Netflix strikes paid connection deal with AT&T

Netflix has struck a paid data connection deal with another one of its supposed antagonists.

The company announced Tuesday that it had agreed to pay AT&T for a direct connection between the two companies’ networks. The companies struck the deal back in May and have been working since then to connect their networks.

“We’re now beginning to turn up the connections, a process that should be complete in the coming days,” company spokeswoman Anne Marie Squeo said in a statement. An AT&T representative confirmed the arrangement.

The agreement ends a standoff between the two companies. AT&T had been pressing Netflix to pay for an upgraded connection between their networks since at least March.

Internet traffic flows between different networks generally in one of two ways, through transit, in which a smaller network passes its traffic through a larger one to connect to the broader Internet; and peering, in which large networks connect with each other. Traditionally, smaller networks paid larger ones for transit services, but peering didn’t require any kind of payment from one company to another. Instead, both networks bore their own costs of interconnecting.

In recent years, big Web content companies including Netflix have begun to account for a large and growing portion of Internet traffic. In order to pass that ever-growing amount of data on to consumers without creating a bottleneck, the connections between those companies and Internet service providers (ISP) such as AT&T have had to be upgraded. Unlike past arrangements, the Internet service providers have balked at upgrading those connections on their own dimes and have instead demanded payment from Netflix and other big Internet companies.

Netflix has protested the move to these so-called “paid peering” arrangements. The company has noted that it is sending to ISPs’ customers only the data they are demanding in the form of streamed movies. And it has argued that the only reason ISPs can demand to be paid for peering is because of the limited competition for broadband access; if AT&T were to block or throttle Netflix, many of its customers would have no other place to turn for Internet access. The company has called on the Federal Communications Commission to ban paid peering arrangements as part of a broader move to curb ISP practices as part of a new, stronger net neutrality policy.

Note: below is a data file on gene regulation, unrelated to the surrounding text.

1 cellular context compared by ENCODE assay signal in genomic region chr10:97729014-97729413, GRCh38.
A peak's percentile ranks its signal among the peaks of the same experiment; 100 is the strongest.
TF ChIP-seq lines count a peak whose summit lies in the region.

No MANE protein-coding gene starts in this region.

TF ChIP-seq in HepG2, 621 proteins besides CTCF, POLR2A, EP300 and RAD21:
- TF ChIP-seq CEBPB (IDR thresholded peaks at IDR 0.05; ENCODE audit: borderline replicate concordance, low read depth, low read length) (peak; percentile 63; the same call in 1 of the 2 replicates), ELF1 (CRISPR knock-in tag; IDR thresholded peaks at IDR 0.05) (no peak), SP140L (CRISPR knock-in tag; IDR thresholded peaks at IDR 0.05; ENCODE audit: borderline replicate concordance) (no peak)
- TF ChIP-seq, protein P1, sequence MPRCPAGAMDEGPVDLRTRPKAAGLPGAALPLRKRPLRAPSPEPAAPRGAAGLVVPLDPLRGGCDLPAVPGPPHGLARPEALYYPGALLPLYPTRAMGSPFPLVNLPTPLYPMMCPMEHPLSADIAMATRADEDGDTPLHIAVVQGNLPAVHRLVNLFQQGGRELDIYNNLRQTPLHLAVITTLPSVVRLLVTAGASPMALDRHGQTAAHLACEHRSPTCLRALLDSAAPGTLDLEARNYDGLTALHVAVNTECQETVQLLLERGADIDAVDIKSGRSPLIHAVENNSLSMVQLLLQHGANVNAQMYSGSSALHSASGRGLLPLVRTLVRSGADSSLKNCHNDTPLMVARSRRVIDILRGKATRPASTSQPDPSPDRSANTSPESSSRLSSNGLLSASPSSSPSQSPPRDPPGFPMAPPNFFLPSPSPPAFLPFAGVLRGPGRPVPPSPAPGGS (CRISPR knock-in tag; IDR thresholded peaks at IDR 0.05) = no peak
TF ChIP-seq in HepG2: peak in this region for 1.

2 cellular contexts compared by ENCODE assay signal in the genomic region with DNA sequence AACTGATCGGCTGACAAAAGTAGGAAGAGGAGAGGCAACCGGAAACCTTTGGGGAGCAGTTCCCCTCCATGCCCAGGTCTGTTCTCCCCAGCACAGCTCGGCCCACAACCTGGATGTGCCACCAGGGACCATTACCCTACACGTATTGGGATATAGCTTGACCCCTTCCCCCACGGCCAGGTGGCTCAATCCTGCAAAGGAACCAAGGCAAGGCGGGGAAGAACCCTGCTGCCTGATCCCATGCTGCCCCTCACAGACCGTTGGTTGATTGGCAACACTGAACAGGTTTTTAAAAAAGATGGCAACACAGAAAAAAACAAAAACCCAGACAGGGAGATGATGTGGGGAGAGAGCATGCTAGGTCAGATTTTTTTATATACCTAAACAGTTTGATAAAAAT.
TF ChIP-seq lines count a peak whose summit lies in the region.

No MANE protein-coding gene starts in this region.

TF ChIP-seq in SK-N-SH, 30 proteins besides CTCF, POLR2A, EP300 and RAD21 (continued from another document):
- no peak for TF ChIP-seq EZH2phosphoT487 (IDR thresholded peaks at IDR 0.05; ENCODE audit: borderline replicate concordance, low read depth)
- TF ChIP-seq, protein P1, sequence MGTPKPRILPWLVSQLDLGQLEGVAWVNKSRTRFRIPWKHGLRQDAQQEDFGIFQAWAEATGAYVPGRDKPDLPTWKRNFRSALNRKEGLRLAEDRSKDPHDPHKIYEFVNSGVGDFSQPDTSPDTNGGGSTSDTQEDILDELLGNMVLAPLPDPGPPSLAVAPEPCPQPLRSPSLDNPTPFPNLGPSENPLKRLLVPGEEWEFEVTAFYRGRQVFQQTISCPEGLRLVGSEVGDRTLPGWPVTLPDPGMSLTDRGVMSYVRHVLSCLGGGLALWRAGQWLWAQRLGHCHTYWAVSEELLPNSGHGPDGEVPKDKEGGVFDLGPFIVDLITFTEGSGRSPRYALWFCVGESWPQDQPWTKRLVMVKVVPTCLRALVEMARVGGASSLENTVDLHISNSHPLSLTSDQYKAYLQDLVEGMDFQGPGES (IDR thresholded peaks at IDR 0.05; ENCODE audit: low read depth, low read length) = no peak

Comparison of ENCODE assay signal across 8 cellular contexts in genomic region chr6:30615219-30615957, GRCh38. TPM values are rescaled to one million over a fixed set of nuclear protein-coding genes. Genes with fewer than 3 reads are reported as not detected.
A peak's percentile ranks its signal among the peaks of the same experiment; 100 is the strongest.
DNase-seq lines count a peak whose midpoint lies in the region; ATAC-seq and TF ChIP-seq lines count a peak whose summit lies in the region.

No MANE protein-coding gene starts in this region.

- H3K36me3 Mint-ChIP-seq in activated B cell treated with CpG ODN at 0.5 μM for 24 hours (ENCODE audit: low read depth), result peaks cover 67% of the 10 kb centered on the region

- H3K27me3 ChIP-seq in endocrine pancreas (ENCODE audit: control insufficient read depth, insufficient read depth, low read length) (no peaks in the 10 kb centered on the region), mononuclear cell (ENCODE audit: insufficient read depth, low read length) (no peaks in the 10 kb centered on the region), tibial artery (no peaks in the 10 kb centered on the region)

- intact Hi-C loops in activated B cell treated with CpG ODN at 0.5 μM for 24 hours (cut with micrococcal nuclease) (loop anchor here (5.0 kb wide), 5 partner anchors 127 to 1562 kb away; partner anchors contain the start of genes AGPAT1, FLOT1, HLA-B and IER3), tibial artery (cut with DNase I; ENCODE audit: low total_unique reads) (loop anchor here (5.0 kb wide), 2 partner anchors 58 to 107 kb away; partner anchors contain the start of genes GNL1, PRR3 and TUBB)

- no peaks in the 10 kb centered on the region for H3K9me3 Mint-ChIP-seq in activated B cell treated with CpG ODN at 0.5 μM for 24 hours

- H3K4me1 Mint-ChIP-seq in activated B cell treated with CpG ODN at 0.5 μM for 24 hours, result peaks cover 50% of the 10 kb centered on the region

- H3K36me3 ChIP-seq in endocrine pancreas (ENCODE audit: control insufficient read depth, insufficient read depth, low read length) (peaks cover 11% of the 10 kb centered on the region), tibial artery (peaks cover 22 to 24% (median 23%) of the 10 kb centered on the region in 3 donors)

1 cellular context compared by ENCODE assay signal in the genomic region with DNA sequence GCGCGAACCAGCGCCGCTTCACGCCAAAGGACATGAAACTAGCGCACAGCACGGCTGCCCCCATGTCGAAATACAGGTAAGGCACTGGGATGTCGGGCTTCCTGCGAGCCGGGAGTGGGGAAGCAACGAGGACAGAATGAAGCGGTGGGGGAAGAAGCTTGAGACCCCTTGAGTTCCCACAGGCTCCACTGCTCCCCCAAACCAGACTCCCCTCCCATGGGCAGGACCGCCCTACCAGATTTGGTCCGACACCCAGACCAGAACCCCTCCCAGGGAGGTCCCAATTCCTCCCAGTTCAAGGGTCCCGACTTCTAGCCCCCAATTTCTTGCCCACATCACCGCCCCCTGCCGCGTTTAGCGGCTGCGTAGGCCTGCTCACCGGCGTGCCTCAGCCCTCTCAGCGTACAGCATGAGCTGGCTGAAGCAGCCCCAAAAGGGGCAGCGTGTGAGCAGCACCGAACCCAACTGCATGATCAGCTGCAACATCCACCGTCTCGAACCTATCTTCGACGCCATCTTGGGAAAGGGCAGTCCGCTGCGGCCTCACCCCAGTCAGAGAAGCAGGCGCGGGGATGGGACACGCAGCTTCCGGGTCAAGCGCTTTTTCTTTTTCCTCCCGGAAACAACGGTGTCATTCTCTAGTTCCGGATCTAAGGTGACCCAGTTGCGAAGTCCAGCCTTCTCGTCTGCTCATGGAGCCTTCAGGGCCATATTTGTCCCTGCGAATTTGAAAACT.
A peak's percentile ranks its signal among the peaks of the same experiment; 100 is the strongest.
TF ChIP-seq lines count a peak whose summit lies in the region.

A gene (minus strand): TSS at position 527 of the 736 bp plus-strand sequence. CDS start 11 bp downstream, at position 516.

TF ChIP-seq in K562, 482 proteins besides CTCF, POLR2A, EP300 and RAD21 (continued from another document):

Despite its protests, Netflix has now announced three paid peering relationships. Earlier this year, it inked deals with both Verizon and Comcast.

H/T to Reuters.

Photo courtesy of Netflix.

Troy Wolverton Troy Wolverton (267 Posts)

Troy writes the Tech Files column as the Personal Technology Columnist at the San Jose Mercury News. He also covers the digital media, mobile and video game industries and writes occasionally about Apple, chips, social networking and other aspects of technology. Previously, Troy covered Apple and the consumer electronics industry. Prior to joining the Mercury News, Troy reported on technology, business and financial issues for TheStreet.com and CNET News.com.